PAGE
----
Experts question the morality of creating human-monkey ‘chimeras’. Earlier this year, scientists at the Kunming Institute of Zoology of the Chinese Academy of Sciences announced they had inserted a human gene into embryos that would become rhesus macaques, monkeys that share about 93 percent of their DNA with humans. The research, which was designed to give experts a better understanding of human brain development, has sparked controversy over whether this type of experimentation is ethical.
Some scientists believe that it is time to use human-monkey animals to pursue new insights into the progression of diseases such as Alzheimer’s. These genetically modified monkeys are referred to as chimeras, which are named after a mythical animal that consists of parts taken from various animals.
A resource guide on the science and ethics of chimeras written by Yale University researchers suggests that it is time to “cautiously” explore the creation of human-monkey chimeras.
“The search for a better animal model to stimulate human disease has been a ‘holy grail’ of biomedical research for decades,” the Yale team wrote in Chimera Research: Ethics and Protocols. “Realizing the promise of human-monkey chimera research in an ethically and scientifically appropriate manner will require a coordinated approach.”
A team of experts led by Dr. Douglas Munoz of Queen’s University has been studying the onset of Alzheimer’s disease in monkeys by using injections of beta-amyloid. The accumulation of this protein in the brain is believed to kill nerve cells and initiate the degenerative process.
Even though Dr. Munoz leads his own experiments with monkeys, the prospect of humanizing animal brains is disturbing to him. “To be honest, it just really ethically scares me,” Dr. Munoz told the National Post. “For us to start to manipulate life functions in this kind of way without fully knowing how to turn it off, or stop it if something goes awry really scares me.”
The Yale experts behind the new book, including visiting researcher Dr.Alejandro De Los Angeles, expressed their own concerns about the enhanced capacity for suffering among humanized monkeys. “Whether chimerism in portions of the monkey brain would affect cognition or emotion is unknown,” they wrote.
“The issue is complicated by the fact that no human-monkey chimera can have any chance at life at all, except as a research subject; it may be that, if the chimera has a life that is not too burdensome, there may be fewer objections to its having been created in a lab.”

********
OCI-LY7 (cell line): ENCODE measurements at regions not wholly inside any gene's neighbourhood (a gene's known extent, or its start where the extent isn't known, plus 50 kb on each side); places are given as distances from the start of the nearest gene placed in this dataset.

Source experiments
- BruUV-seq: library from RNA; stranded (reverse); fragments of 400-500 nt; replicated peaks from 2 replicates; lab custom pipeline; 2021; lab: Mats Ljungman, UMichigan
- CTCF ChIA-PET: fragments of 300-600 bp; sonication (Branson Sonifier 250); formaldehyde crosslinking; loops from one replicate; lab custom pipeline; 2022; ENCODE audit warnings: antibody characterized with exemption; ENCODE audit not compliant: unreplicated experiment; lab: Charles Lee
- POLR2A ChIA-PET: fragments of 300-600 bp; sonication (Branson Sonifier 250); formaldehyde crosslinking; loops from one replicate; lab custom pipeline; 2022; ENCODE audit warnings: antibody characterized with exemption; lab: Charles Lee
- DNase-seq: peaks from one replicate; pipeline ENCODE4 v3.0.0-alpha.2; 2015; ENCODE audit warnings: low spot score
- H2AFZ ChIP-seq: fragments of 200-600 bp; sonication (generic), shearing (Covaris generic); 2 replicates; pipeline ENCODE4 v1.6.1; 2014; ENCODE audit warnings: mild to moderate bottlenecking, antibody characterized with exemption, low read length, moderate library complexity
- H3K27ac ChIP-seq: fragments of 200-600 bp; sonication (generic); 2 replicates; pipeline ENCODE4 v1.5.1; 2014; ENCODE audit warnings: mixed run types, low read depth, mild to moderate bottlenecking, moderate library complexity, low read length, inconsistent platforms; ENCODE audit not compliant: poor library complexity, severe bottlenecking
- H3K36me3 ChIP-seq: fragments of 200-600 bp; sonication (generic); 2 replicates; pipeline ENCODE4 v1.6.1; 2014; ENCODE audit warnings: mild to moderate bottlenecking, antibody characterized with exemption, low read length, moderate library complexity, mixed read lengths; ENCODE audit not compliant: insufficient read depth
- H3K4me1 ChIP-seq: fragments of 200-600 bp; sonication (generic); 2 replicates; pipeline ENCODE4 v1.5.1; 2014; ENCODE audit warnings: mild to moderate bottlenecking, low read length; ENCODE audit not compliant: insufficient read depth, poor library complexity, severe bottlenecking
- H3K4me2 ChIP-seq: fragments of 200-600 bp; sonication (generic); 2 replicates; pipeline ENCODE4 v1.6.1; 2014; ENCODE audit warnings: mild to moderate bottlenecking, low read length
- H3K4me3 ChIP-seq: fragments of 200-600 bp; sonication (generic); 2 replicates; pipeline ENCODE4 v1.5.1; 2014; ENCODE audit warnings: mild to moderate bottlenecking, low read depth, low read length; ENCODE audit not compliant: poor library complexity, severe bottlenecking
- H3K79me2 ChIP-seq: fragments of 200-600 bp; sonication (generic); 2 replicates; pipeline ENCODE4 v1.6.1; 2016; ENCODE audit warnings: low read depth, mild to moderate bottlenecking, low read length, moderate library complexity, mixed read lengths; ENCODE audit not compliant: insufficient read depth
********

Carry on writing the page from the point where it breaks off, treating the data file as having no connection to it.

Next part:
According to the National Post, the book authors recommend a step-by-step approach to creating human-monkey ‘chimeras’. The creation of monkey-ape chimeras, for example, may provide scientists with an opportunity to ensure such experimentation complies with animal welfare standards.
Bing Su of Kunming, who was involved in the research at the Kunming Institute of Zoology, told NBC in an email that the study was approved by the institute’s ethics board. “In theory and in reality, there is no ‘humanness’ observed in the MCPH1 transgenic monkeys, since only one gene was changed among tens of millions of genetic differences between humans and monkeys,” he said.
However, there are others who argue that the research is not only unethical but is also unnecessary.
“Alzheimer’s disease is a human-specific condition, and genetic engineering and the creation of human-monkey ‘chimeras’ are unethical, curiosity-driven Frankenscience,” Julia Baines of PETA told MailOnline. “Inserting human genes into the genome of sentient monkeys in a vain attempt to ‘humanize’ them will serve only to intensify animal suffering.”
“To achieve the ultimate goal of curing Alzheimer’s disease – and to alleviate the suffering of millions of patients around the globe – PETA is calling for further funding, development, and use of humane, human-relevant techniques. Such research methods offer real, tangible solutions, not ones based in fantasy.”
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